Writing documentation

Join us in making Aurelia's docs better for everyone!

Greetings! We're so glad that you're interested in contributing to Aurelia's documentation. 🙏 We'd love for you to join us in our quest to create great documentation, guidance, code examples, and more. To assist you in this effort, we've created this guide to writing documentation.

Here's what you'll learn...

  • What are the three types of documentation?

  • How do I contribute to each type of documentation?

  • What syntax is used throughout the documentation?

  • How is the documentation organized?

Documentation Types

The three fundamental types of documentation are articles, API reference, and code examples.


Articles are narrative-form content and come in two flavors: tutorials and guides. A guide introduces the reader to a topic, using a logical, progressive flow to explain relevant details. The goal for a guide is that the reader gain competence in the subject-matter by the time they finish reading the article. On the other hand, a tutorial is a step-by-step article that walks the reader through building a project. The goal for a tutorial is that the reader have a completed, functional project to show off by the end of the article.

Every article has several things in common:

  • Title - An article has a clear, short title. The title is not only displayed at the top of the article, but also within the Table of Contents (ToC), index pages, and search results. It's also encoded in the page's metadata, which is used by search engines.

  • Description - An article has a 1 sentence or short fragment description, designed to help the reader understand whether it covers the material they are interested in. The description is displayed at the top of the article and on some index pages.

  • Introduction - A short 3 - 5 sentence introduction to the article.

  • H1s - Each article should be broken down into major sections, delineated by level-1 headers. The headers should be clear, but short. They are displayed not only in the article itself but also in the in-page ToC. Additionally, the full-text search indexes by section, allowing search results to deep-link to a particular section within a document. Articles MAY contain level-2 and level-3 headers as well.

  • Additional Resources (Optional) - If appropriate, articles MAY specify a set of additional resources for readers, including links to relevant HTML specifications, other articles, API Reference, code examples within the site, sandboxes, or any other item related to the current article content. Use a Hint Box with the "info" style to contain the resources, and a bulleted list for the links.

Article Syntax

Articles are composed of a Yaml metadata header and CommonMark Markdown body. Aurelia also interprets a few Markdown constructs specially, in order to create its site experience.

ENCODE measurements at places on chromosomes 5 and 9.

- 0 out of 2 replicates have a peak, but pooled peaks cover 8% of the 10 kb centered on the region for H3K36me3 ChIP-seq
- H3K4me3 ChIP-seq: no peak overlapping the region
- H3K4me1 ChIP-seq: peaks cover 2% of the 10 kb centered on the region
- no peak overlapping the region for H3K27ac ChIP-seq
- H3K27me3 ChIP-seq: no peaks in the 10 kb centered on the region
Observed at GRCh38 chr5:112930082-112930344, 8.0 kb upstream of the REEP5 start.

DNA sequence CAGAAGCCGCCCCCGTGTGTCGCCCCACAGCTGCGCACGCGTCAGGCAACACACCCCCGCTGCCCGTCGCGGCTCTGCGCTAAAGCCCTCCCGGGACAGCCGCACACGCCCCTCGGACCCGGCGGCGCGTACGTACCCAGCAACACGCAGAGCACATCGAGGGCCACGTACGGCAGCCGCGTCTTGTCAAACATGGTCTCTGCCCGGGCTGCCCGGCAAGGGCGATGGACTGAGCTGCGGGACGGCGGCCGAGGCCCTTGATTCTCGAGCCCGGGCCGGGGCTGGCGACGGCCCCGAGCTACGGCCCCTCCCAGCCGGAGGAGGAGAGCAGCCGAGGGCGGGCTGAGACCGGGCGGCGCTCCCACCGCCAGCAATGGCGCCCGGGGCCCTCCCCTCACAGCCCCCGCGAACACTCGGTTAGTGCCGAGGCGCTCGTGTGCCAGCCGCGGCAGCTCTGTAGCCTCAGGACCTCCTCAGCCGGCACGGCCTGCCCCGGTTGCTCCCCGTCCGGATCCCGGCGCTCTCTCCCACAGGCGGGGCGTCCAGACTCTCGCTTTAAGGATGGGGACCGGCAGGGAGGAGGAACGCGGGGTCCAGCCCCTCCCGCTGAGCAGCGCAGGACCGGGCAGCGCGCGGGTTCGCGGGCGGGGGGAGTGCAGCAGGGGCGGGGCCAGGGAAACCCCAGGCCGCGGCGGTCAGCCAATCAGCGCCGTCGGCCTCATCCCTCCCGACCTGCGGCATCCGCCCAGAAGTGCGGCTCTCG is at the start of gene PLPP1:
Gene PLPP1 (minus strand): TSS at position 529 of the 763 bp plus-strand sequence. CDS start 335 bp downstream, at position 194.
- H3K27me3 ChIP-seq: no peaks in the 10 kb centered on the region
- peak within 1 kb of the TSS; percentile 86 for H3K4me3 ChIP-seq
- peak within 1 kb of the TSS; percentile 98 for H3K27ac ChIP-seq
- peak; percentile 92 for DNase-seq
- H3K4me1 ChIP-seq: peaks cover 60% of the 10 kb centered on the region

// TODO: Explain special syntax.

API Reference

API Reference is descriptive documentation that accompanies each class, method, and property of the framework. The purpose of this documentation is to show the reader how to correctly use a specific API. Often times, key APIs are accompanied by a short example, demonstrating correct usage for a common use case.

API reference documentation is written inline within the code, using TSDoc syntax. Examples can be written inline using the @example tag.

Code Examples

These are code-focused documents that demonstrates a solution for a specific task. e.g. "Configuring Auth-Protected Routes". A code example MUST have a title and MAY have a 1-5 sentence explanation. Importantly, code examples should be designed, as much as possible, to be copy->paste->modified by readers who need a fast, task-oriented solution for their own project.

Docs Organization

The documentation is organized into seven major sections, all available through a single Docs link in the main site navigation:

  • Getting Started - These are guides and tutorials oriented towards a person's first encounter with Aurelia. They teach the foundational topics needed to get them up and running with the framework. After reading these docs, a person should feel comfortable creating a new project and building a small-scale application on their own.

  • App Basics - These are primarily guides covering topics relevant to someone who has started building a production app. They introduce additional topics beyond those in the "Getting Started" section, but also go deeper in areas previously covered. After reading these articles, a person should feel confident that they can tackle most front-end challenges and particularly that they know what is needed to build their specific app.

  • Advanced Scenarios - These are guides that cover more advanced topics, such as architecture, framework extensibility, performance optimization, etc. Someone should not need to read these docs to accomplish the majority of their use cases. They are designed to be read as needed in conjunction with more complex, real-world situations they encounter.

  • API - This section of the ToC brings up a page where every class, function, constant, etc. is listed. The page will group these APIs by package. The API reference for a given class will be contained within a single page. This content is generated from source code.

  • Examples - This section provides access to code examples as described above. The examples are organized into categories such as "routing", "templating", etc.

  • Community Contribution - These articles include our basic contribution guide and code of conduct, along with a version of this doc and a subset of our engineering notes, designed to help people start contributing quickly and with confidence.

  • Resources - This is a collection of articles that addresses common questions and provides more information around the project itself.

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